When Government Intervention Lowers Prices

There was a very interesting article on Engadget the other day about how Europeans have lower-priced, faster internet. Broadband can be had for less than £5/month if one just needs a basic plan. How did they get it? Turns out at one point in the UK at least there was a situation like we have in Canada or the US today, a couple incumbent providers (cable and telephone companies) controlling the bulk of the market. The government stepped in and forced open the market so that many more competitors could enter the market without having to build the “last mile” connections that constitute the biggest barrier startups. Now one might expect that British Telecom (the aforementioned incumbent phone company in the UK who does have last mile connections) might be upset by this, but they claim in the video that accompanies the article that their profits are better than ever – even after dragging their feet on opening the market.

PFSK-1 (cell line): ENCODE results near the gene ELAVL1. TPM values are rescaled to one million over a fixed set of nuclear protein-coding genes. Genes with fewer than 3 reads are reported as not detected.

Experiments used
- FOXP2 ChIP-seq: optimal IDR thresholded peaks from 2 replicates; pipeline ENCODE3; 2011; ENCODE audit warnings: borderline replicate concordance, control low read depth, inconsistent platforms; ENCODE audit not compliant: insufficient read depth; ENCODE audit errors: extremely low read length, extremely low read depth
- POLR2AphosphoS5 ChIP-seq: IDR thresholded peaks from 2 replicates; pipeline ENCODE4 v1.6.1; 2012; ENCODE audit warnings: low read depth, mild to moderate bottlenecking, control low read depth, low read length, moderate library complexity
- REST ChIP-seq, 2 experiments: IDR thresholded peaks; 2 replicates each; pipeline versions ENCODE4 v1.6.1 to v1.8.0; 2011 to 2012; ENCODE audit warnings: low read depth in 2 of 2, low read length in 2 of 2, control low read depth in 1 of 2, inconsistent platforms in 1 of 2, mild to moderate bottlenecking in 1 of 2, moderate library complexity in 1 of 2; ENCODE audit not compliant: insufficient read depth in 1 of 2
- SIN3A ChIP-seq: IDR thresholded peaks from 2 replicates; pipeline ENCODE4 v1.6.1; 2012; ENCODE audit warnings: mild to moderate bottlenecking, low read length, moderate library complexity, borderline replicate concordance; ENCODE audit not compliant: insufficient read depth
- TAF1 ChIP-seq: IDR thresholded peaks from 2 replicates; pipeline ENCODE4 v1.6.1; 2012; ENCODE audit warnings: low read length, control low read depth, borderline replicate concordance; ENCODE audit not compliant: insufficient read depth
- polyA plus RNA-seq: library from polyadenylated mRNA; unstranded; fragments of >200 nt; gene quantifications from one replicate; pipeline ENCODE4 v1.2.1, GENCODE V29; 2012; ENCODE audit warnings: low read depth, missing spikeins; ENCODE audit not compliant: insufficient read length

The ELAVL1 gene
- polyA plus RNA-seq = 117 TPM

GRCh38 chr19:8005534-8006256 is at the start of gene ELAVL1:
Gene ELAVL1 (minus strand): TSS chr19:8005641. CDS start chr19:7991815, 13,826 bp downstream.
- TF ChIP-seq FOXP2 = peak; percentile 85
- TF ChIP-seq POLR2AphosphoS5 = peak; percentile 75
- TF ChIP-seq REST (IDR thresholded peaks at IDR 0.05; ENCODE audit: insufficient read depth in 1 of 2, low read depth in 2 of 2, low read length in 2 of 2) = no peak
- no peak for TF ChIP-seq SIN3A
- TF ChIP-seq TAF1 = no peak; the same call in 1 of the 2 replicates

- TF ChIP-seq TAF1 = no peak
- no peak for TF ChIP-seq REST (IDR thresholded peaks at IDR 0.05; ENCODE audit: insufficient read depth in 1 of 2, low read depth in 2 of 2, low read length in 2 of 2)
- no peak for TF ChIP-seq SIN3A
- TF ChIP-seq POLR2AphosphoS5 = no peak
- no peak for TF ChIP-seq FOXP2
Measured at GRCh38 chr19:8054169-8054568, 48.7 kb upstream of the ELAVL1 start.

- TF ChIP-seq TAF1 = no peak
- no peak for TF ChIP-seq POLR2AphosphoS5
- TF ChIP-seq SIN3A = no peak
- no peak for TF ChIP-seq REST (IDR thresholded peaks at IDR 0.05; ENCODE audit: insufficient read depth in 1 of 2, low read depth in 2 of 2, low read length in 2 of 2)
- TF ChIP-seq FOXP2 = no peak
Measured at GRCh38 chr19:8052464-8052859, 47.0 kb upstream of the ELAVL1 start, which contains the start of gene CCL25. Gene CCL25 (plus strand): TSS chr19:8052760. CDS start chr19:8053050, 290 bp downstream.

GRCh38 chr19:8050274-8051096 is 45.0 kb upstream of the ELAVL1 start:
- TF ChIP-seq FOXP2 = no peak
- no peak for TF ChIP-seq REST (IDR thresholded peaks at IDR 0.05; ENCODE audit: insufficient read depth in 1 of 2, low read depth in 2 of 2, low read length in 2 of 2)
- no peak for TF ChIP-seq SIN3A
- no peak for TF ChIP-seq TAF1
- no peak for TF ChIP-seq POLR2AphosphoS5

What strikes me is that most free-market advocates acknowledge that the whole thing falls apart when monopolies (or duopolies) organize and stamp out competition. There’s nothing magical about private enterprise, it’s just that competition rewards good competitors, absent competition, private enterprise is perfectly capable of becoming bloated and inefficient. Nonetheless, when a situation emerges where it is clear that a particular market isn’t all that competitive, it seems that many free market advocates are very slow to support any move to force competition on the monopolies. I don’t know if this is a result of an inbuilt suspicion about government doing anything or what, but it’s hard to argue the facts when Europe has faster, cheaper internet because government intervened to force the hand of the telcos.